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The therapeutic goal in peripheral arterial disease (PAD) patients is to restore blood flow to ischemic tissue. Stem cell transplantation offers a new avenue to enhance arteriogenesis and angiogenesis. Two major problems with cell therapies are poor cell survival and the lack of visualization of cell delivery and distribution. To address these therapeutic barriers, allogeneic bone marrow-derived mesenchymal stem cells (MSCs) were encapsulated in alginate impregnated with a radiopaque contrast agent (MSC-Xcaps.) In vitro MSC-Xcap viability by a fluorometric assay was high (96.9% ± 2.7% at 30 days postencapsulation) and as few as 10 Xcaps were visible on clinical x-ray fluoroscopic systems. Using an endovascular PAD model, rabbits (n = 21) were randomized to receive MSC-Xcaps (n = 6), empty Xcaps (n = 5), unencapsulated MSCs (n = 5), or sham intramuscular injections (n = 5) in the ischemic thigh 24 hours postocclusion. Immediately after MSC transplantation and 14 days later, digital radiographs acquired on a clinical angiographic system demonstrated persistent visualization of the Xcap injection sites with retained contrast-to-noise. Using a modified TIMI frame count, quantitative angiography demonstrated a 65% improvement in hind limb perfusion or arteriogenesis in MSC-Xcap-treated animals versus empty Xcaps. Post-mortem immunohistopathology of vessel density by anti-CD31 staining demonstrated an 87% enhancement in angiogenesis in Xcap-MSC-treated animals versus empty Xcaps. MSC-Xcaps represent the first x-ray-visible cellular therapeutic with enhanced efficacy for PAD treatment.
Peripheral arterial disease (PAD) results from the progressive arterial lumen narrowing by atherosclerosis with symptoms mostly affecting the lower extremities. The spectrum of symptomatic PAD ranges from intermittent claudication (IC) to chronic limb ischemia. An estimated 5 million people suffer from IC,  and the prevalence is increasing in the U.S. . IC patients are typically managed conservatively with a walking program and cilostazol . Despite these therapies, the vast majority of patients continue to have pain with ambulation, which affects their quality of life. Critical limb ischemia, defined as rest pain and/or tissue loss, develops in 500–1,000 individuals per million per year . Psychological testing demonstrates quality-of-life indices similar to patients with terminal cancer . Twenty percent of patients with limb-threatening ischemia have disease that is so extensive that revascularization by bypass surgery or angioplasty/stent placement is not feasible . The only option for these patients is amputation, a costly and undesirable therapy.
The degree of the arterial occlusion and the amount to which an endogenous arteriogenic response is mounted to compensate for the occlusion dictate a PAD patient’s symptomatology. In an attempt to augment the endogenous arteriogenic response, therapeutic arteriogenesis involves the administration of exogenous agents to induce the development of conductance vessels, such as arterioles, by way of maturation of pre-existing collaterals. Arteriogenesis is important for regional perfusion and results in a 10 to 20-fold increase in blood flow .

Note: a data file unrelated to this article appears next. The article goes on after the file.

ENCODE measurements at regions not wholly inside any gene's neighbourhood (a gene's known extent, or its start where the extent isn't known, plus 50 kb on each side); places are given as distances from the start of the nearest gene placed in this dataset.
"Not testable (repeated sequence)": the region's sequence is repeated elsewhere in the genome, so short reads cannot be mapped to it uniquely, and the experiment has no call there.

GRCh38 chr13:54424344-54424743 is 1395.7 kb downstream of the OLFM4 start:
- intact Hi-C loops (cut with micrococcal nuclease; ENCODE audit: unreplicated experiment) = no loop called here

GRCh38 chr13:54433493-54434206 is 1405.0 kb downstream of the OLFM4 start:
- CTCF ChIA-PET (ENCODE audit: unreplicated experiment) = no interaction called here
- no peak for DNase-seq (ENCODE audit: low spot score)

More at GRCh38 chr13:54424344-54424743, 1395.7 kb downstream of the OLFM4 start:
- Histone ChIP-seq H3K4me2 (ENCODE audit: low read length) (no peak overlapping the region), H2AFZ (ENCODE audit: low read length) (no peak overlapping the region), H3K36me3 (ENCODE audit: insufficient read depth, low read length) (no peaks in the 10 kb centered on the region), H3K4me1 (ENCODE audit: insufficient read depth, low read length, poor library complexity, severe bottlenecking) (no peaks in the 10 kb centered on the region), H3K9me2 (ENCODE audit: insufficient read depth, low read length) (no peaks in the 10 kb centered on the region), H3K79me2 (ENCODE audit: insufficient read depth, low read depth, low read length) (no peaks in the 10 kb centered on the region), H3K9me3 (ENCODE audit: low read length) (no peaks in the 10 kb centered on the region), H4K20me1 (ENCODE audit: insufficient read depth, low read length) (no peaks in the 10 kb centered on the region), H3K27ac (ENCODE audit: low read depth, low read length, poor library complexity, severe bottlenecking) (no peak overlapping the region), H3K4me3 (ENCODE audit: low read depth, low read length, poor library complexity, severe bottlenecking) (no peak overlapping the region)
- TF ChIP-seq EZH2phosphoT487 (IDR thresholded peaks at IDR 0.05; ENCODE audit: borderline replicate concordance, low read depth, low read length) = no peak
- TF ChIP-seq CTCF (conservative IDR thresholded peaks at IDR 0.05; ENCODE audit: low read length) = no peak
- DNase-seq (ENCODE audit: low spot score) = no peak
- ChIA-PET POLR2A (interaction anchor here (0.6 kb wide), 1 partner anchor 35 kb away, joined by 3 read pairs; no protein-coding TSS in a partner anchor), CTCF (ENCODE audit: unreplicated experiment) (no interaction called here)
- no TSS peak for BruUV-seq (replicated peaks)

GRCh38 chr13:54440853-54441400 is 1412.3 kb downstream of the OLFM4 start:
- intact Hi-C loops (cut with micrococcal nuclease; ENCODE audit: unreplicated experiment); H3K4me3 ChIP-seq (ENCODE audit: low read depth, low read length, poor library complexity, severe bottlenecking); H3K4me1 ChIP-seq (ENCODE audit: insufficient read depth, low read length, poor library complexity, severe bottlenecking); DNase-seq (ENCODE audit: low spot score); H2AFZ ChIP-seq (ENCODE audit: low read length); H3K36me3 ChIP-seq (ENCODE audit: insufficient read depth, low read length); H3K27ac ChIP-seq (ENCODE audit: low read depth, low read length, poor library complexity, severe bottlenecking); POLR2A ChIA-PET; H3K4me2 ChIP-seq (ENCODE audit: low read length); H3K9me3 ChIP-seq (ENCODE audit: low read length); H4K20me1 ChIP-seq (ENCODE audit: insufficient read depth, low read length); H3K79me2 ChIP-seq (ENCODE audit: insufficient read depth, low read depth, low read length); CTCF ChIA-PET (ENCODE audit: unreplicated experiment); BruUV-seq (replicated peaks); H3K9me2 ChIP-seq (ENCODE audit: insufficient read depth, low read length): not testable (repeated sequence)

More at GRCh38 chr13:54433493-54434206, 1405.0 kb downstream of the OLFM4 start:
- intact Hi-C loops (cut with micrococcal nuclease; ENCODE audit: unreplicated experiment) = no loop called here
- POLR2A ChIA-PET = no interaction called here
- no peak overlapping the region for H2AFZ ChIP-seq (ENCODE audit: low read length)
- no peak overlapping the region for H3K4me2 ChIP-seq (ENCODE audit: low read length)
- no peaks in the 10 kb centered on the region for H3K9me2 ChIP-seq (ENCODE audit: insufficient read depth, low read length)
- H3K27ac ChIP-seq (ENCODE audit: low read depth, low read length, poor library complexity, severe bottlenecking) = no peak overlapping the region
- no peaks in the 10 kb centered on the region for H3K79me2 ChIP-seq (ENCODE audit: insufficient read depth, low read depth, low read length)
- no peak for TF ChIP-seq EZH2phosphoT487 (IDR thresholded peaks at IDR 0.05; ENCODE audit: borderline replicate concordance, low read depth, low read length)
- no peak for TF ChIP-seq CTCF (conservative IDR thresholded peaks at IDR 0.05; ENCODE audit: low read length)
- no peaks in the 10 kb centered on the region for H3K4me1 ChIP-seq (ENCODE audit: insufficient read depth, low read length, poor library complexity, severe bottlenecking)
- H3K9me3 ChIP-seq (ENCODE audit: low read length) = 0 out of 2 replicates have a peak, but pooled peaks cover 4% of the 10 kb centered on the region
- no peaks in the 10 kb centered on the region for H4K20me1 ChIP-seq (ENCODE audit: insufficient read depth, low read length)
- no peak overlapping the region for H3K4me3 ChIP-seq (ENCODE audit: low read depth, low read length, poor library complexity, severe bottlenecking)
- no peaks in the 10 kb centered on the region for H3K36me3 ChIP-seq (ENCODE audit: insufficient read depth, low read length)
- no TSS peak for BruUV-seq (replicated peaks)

Recently, gene, protein, and cellular therapies [7–9] have been explored in PAD patients to enhance the endogenous arteriogenic response. Specifically, bone marrow-derived mesenchymal stem cells (MSCs) have been shown to produce a variety of arteriogenic cytokines  and incorporate into the growing vessel wall [11, 12]. However, due to poor cell survival, a large number of stem or progenitor cells need to be administered. A variety of possible reasons for poor cell survival has been postulated including immune-mediated cell rejection, hypoxia, and the absence of intercellular contact survival cues [13, 14].
To overcome immune-mediated cell rejection in pancreatic islet transplantation, alginate microencapsulation was developed . This alginate microencapsulation method creates a biocompatible, semipermeable membrane that blocks antibody access to encapsulated cells but permits the diffusion of nutrients, cytokines, and waste products. Additionally, we hypothesize that the alginate may provide a mechanism for cellular adhesion and facilitate the requisite survival intercellular contact cues.
The inability to easily visualize the precise location of cell delivery hinders clinical translation of these therapies. We have previously demonstrated the ability to use magnetic resonance imaging (MRI) contrast agents to monitor microencapsulated islet transplantation . However, due to the restrictive nature of performing invasive procedures inside an MRI system, radiopaque alginate microcapsules could offer the ability to use conventional x-ray fluoroscopic imaging for cell tracking . In this study, we sought to optimize a radiopaque barium sulfate, alginate-encapsulated MSC formulation (MSC-Xcaps) formulation for the treatment of PAD using an endovascular rabbit PAD model  to demonstrate bio-compatibility and efficacy of this cellular therapeutic.